How parents and families can support their students

Parents and families can play a key role in changing students’ perceptions of academic support, says Denise Shipley, assistant director for advising and administration in the Whiting School of Engineering.

“Parents and guardians know when their kids aren’t telling them everything,” Shipley says, and if they sense that a student is struggling, they have an opportunity to remind them of available resources and encourage the student to advocate for themselves.

“Share with your student that it’s okay to ask for help. It may be useful to give them an example of a time when you’ve had to ask for help, academic or otherwise. Parents and families can normalize utilizing resources and seeking assistance while also reminding students that they’re still the ones doing the hard work,” even if they use tutoring or other services to supplement their learning, Shipley says.

Singleton echoed that advice. “One of the most important things families can do is remind their students that independence doesn’t mean isolation. You can do things for yourself and exercise your independence without having to go it alone. Knowing when to ask for help and seeking out that help is a sign of maturity.”

Plus, with the increased availability of videoconferencing during the pandemic, students have more options for how they access academic support and advising services. In addition to meeting with their advisors in person on campus, undergraduate students can attend virtual drop-in and one-on-one advising appointments over Zoom. Many academic support services are also available virtually this semester, including Study Consulting, a program that pairs an undergraduate student with a junior, senior, or graduate student who can help them develop and refine their study skills.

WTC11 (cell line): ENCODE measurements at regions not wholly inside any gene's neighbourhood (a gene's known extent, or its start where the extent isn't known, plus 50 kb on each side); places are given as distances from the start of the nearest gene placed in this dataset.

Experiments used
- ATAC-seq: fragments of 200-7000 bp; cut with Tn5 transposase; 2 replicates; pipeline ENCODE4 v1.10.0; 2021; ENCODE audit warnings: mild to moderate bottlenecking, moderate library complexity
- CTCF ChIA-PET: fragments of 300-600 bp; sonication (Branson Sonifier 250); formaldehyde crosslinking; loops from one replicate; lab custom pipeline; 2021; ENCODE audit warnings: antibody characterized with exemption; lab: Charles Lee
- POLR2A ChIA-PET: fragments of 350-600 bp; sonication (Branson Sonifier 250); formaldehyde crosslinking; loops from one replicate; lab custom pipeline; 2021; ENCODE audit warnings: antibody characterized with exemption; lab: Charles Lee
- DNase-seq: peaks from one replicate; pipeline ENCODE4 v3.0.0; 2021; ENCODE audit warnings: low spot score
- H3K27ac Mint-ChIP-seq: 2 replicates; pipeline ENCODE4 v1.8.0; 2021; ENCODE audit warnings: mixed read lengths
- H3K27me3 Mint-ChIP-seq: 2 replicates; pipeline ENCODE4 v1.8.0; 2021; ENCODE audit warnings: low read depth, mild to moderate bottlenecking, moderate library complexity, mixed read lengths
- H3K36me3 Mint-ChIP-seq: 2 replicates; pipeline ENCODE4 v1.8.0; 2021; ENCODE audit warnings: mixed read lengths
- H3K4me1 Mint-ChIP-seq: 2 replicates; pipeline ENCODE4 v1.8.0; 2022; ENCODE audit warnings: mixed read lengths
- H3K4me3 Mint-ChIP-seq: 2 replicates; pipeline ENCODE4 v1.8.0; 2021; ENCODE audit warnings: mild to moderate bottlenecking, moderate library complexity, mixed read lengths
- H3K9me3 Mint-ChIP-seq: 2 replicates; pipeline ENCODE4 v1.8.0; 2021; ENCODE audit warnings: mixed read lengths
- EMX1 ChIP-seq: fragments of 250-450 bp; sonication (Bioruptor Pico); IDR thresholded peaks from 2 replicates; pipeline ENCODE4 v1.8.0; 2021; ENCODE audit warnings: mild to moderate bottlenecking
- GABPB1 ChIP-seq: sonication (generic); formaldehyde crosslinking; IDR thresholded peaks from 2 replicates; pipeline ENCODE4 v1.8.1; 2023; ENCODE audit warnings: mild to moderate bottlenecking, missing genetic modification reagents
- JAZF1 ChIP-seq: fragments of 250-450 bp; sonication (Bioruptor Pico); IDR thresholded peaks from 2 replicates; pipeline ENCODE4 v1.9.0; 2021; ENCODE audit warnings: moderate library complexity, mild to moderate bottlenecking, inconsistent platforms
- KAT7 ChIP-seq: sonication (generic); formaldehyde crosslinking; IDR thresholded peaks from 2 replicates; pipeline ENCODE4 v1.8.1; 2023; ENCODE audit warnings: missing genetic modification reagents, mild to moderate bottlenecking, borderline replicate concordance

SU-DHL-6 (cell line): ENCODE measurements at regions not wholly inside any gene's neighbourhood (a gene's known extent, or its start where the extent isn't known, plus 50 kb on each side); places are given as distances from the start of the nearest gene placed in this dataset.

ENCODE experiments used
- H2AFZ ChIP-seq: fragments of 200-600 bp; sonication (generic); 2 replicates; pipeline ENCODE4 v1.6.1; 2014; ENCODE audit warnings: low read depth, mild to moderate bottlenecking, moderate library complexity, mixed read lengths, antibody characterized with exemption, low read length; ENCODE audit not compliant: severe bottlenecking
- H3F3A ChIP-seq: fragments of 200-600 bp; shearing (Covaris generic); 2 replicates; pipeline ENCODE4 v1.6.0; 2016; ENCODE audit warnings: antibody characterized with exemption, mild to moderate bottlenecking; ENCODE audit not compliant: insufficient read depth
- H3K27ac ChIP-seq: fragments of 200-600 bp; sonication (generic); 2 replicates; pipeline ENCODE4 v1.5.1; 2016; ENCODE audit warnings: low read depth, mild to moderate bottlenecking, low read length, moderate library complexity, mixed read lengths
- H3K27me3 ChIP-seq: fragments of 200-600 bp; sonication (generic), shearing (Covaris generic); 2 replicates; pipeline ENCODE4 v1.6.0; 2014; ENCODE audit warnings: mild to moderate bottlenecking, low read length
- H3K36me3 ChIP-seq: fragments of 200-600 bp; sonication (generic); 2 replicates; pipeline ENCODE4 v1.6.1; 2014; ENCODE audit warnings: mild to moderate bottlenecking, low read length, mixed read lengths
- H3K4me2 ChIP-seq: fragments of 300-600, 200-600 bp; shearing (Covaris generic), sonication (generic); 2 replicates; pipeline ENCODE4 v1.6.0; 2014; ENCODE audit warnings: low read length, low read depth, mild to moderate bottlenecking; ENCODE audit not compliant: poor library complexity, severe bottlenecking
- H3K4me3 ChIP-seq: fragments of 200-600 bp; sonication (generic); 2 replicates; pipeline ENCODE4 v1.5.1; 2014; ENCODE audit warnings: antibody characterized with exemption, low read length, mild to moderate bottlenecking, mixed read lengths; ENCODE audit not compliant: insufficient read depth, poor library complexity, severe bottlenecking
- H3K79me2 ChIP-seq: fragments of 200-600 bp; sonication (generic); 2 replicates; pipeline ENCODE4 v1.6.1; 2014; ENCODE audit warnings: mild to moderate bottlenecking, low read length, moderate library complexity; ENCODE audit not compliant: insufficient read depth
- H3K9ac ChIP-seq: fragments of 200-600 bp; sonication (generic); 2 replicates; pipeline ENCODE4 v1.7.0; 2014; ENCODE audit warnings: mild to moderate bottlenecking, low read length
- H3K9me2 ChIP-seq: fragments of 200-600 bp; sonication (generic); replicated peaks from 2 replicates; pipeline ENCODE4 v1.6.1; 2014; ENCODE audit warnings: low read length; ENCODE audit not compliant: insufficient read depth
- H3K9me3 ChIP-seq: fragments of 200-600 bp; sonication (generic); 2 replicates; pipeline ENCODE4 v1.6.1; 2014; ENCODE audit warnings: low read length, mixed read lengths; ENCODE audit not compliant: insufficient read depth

Getting ready for midterms

So what should students keep in mind as they prepare for exams this month?

Singleton recommends advance planning, particularly if their plans include using academic support services.

Create a calendar for your major assignments so dates don’t sneak up on you. If you have a paper that’s due, set yourself a pre-deadline so that you can take a draft to The Writing Center, or if you want to take a practice exam, set a deadline that allows time for you to go to your PILOT leader or your TA to review the results,” Singleton recommends.

And if midterms don’t go as well as your student had expected?

“First, take a deep breath!” Shipley says. A disappointing result can be an opportunity for both reflection and course-correction. “It can be hard to be objective, but try to sit down and reflect on what worked for you and what didn’t, and what you might want to do differently.” Then, when your student is ready to develop a plan of action for their next round of exams, the Office of Academic Support will be there to help.

Elisa hopes that increased awareness of academic support services will help more students to realize that they don’t need to endure high-stress periods in their academic career alone, or wait until they’re in crisis before reaching out. “I definitely think there’s no such thing as too much help,” she says. “Try [academic support]. It may not be for you, but you’ll never know if you don’t give it a chance.”